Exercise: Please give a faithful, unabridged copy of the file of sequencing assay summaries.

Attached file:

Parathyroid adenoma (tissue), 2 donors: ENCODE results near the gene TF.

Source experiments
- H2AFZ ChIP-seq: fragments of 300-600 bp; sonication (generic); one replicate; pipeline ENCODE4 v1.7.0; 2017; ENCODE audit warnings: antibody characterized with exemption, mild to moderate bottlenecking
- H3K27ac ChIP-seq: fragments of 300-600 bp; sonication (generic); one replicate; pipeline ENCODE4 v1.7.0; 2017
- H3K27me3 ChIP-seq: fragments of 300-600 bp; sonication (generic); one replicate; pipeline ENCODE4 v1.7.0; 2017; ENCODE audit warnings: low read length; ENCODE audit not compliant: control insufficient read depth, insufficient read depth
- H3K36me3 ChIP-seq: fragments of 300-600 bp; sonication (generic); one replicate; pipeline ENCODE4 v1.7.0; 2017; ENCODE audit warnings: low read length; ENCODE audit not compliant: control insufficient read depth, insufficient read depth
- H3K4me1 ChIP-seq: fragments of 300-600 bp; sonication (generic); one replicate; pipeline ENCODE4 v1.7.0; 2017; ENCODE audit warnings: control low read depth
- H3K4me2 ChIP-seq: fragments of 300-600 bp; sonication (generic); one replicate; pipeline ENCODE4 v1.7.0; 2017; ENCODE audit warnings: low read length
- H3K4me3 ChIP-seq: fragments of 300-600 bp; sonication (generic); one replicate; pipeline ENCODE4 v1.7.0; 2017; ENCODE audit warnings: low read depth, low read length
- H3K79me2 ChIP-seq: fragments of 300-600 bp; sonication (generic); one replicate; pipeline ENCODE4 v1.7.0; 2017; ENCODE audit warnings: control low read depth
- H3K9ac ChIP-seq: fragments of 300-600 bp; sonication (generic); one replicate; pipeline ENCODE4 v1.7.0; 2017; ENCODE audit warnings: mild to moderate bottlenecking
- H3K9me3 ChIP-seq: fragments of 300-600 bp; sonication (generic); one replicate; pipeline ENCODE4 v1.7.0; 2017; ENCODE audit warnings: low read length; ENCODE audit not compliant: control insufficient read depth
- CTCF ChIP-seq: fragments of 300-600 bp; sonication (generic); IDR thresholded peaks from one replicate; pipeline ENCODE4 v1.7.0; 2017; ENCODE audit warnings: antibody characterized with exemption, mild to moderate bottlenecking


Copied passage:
Parathyroid adenoma (tissue), 2 donors: ENCODE results near the gene TF.

Source experiments
- H2AFZ ChIP-seq: fragments of 300-600 bp; sonication (generic); one replicate; pipeline ENCODE4 v1.7.0; 2017; ENCODE audit warnings: antibody characterized with exemption, mild to moderate bottlenecking
- H3K27ac ChIP-seq: fragments of 300-600 bp; sonication (generic); one replicate; pipeline ENCODE4 v1.7.0; 2017
- H3K27me3 ChIP-seq: fragments of 300-600 bp; sonication (generic); one replicate; pipeline ENCODE4 v1.7.0; 2017; ENCODE audit warnings: low read length; ENCODE audit not compliant: control insufficient read depth, insufficient read depth
- H3K36me3 ChIP-seq: fragments of 300-600 bp; sonication (generic); one replicate; pipeline ENCODE4 v1.7.0; 2017; ENCODE audit warnings: low read length; ENCODE audit not compliant: control insufficient read depth, insufficient read depth
- H3K4me1 ChIP-seq: fragments of 300-600 bp; sonication (generic); one replicate; pipeline ENCODE4 v1.7.0; 2017; ENCODE audit warnings: control low read depth
- H3K4me2 ChIP-seq: fragments of 300-600 bp; sonication (generic); one replicate; pipeline ENCODE4 v1.7.0; 2017; ENCODE audit warnings: low read length
- H3K4me3 ChIP-seq: fragments of 300-600 bp; sonication (generic); one replicate; pipeline ENCODE4 v1.7.0; 2017; ENCODE audit warnings: low read depth, low read length
- H3K79me2 ChIP-seq: fragments of 300-600 bp; sonication (generic); one replicate; pipeline ENCODE4 v1.7.0; 2017; ENCODE audit warnings: control low read depth
- H3K9ac ChIP-seq: fragments of 300-600 bp; sonication (generic); one replicate; pipeline ENCODE4 v1.7.0; 2017; ENCODE audit warnings: mild to moderate bottlenecking
- H3K9me3 ChIP-seq: fragments of 300-600 bp; sonication (generic); one replicate; pipeline ENCODE4 v1.7.0; 2017; ENCODE audit warnings: low read length; ENCODE audit not compliant: control insufficient read depth
- CTCF ChIP-seq: fragments of 300-600 bp; sonication (generic); IDR thresholded peaks from one replicate; pipeline ENCODE4 v1.7.0; 2017; ENCODE audit warnings: antibody characterized with exemption, mild to moderate bottlenecking